ReplyDelete
    Replies
    1. Dear Britta - I have also had my fill of bell flowers too - we shall both be experts on the Campanula now.

      Delete
  8. It's beautiful, I'm glad you found the name!

    ReplyDelete
    Replies
    1. Yes, the mystery is solved - imagine that I found the name on the internet and showing a photo of the flower taken in the very same wood that I photographed mine in.

      Delete
  9. Happy to hear your mystery is solved Rosemary! What a pretty flower it is. I haven't come upon it in Holland.

    Thank you too for your sweet words on my blog. They helped to soothe the pain a little!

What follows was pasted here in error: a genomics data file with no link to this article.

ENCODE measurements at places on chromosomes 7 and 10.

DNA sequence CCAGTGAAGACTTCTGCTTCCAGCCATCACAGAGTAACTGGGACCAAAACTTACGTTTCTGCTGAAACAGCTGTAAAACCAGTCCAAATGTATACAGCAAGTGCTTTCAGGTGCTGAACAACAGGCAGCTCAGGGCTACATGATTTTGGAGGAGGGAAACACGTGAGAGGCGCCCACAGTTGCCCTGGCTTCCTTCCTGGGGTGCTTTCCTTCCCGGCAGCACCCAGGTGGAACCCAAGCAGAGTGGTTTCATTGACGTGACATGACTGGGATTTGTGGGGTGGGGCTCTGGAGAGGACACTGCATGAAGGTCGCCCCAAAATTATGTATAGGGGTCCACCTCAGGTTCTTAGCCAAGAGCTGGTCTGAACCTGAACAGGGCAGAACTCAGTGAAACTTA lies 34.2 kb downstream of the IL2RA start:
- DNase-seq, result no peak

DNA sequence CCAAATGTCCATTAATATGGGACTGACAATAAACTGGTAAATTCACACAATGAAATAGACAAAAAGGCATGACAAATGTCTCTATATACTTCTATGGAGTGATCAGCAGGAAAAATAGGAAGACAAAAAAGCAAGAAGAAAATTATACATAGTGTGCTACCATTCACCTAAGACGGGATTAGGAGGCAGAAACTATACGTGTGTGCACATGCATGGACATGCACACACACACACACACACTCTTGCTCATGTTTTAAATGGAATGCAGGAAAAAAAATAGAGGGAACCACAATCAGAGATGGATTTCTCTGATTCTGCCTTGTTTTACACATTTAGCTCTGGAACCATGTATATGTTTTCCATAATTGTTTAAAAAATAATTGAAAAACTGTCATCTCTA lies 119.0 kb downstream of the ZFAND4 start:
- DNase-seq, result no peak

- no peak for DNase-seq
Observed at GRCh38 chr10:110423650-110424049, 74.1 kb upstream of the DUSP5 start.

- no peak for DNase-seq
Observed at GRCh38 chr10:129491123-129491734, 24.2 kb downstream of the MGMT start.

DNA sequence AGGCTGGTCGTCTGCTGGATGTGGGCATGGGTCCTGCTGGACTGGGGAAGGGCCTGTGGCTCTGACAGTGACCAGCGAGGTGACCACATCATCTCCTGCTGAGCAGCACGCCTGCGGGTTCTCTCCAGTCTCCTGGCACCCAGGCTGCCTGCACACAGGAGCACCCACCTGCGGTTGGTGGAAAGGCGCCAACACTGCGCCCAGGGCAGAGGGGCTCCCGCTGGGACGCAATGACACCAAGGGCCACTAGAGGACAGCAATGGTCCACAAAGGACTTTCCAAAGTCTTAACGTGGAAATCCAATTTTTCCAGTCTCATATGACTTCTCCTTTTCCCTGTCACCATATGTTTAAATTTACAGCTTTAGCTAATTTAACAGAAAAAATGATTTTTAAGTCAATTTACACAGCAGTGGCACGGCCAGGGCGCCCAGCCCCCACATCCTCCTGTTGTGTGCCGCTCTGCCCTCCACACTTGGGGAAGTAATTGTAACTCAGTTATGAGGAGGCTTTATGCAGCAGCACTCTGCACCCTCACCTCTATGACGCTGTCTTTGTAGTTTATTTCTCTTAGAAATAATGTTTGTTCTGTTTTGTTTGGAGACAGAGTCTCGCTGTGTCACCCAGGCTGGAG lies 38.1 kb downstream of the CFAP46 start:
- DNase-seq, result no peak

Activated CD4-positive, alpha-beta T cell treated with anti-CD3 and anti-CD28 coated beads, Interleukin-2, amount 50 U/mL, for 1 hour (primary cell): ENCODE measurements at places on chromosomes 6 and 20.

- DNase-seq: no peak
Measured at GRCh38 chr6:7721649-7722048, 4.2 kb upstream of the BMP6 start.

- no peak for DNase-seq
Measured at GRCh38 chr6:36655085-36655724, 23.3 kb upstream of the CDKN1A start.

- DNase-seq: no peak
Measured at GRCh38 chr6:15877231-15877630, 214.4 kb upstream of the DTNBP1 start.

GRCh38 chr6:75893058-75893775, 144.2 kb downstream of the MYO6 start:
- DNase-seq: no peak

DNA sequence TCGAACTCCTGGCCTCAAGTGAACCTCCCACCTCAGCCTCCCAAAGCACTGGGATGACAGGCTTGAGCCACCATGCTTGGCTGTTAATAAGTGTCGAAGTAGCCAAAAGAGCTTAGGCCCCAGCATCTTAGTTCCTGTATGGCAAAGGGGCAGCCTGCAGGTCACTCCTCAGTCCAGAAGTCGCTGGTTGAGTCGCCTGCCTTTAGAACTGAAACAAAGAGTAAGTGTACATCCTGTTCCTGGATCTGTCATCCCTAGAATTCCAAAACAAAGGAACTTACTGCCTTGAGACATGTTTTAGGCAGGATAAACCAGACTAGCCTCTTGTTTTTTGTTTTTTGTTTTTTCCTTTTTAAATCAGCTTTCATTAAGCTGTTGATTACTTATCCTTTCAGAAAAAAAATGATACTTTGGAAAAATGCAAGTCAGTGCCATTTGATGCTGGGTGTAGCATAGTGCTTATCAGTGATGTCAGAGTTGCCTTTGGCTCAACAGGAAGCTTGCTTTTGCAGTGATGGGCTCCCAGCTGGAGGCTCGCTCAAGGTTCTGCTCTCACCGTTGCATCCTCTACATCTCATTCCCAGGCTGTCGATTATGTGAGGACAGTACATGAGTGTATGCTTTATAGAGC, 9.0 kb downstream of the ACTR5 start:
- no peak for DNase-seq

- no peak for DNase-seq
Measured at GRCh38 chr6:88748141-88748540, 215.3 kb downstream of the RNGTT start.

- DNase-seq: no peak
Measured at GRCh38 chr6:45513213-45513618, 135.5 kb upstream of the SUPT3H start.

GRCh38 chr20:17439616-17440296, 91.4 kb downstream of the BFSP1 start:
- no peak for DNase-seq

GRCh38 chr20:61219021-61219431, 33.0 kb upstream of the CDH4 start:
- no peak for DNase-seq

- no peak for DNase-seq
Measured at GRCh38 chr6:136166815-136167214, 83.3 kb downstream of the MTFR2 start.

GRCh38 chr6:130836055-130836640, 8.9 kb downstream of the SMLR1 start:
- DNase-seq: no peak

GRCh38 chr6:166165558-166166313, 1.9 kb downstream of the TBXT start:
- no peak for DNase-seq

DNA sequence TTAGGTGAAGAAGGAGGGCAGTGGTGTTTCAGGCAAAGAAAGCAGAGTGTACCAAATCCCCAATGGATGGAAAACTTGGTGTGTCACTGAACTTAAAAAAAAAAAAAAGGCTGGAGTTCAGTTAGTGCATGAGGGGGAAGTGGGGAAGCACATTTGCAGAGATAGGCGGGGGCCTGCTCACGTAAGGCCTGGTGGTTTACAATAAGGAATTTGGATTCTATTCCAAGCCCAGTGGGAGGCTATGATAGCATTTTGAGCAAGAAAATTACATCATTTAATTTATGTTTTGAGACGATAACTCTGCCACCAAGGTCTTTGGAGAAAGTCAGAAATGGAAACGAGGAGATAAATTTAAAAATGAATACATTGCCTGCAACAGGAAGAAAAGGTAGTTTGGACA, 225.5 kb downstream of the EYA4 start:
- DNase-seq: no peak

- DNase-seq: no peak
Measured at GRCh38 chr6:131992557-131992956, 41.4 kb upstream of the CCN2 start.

Madelief x

    ReplyDelete
    Replies
    1. Dear Madelief - it is so lovely to hear from you♥ - the plant grows wild in south east Europe in Italy and the western Balkans, but apparently it is also sold in specialised garden nurseries as an ornamental plant for the garden. The ones I saw were about 5 feet tall but apparently can grow to 8 or 9 feet.

      Delete
  10. Glad you managed to identify your pretty plant. Sarah

    ReplyDelete
    Replies
    1. Isn't the internet an amazing source of information Sarah, and to think that the photo I found was taken in the very same forest as I took mine. Thank you for your visit.

      Delete
  11. How wonderful that the puzzle is solved! I would not have been able to help you... Happy days, Rosemary! Glad you had a wonderful trip to Croatia! Christa

    ReplyDelete
    Replies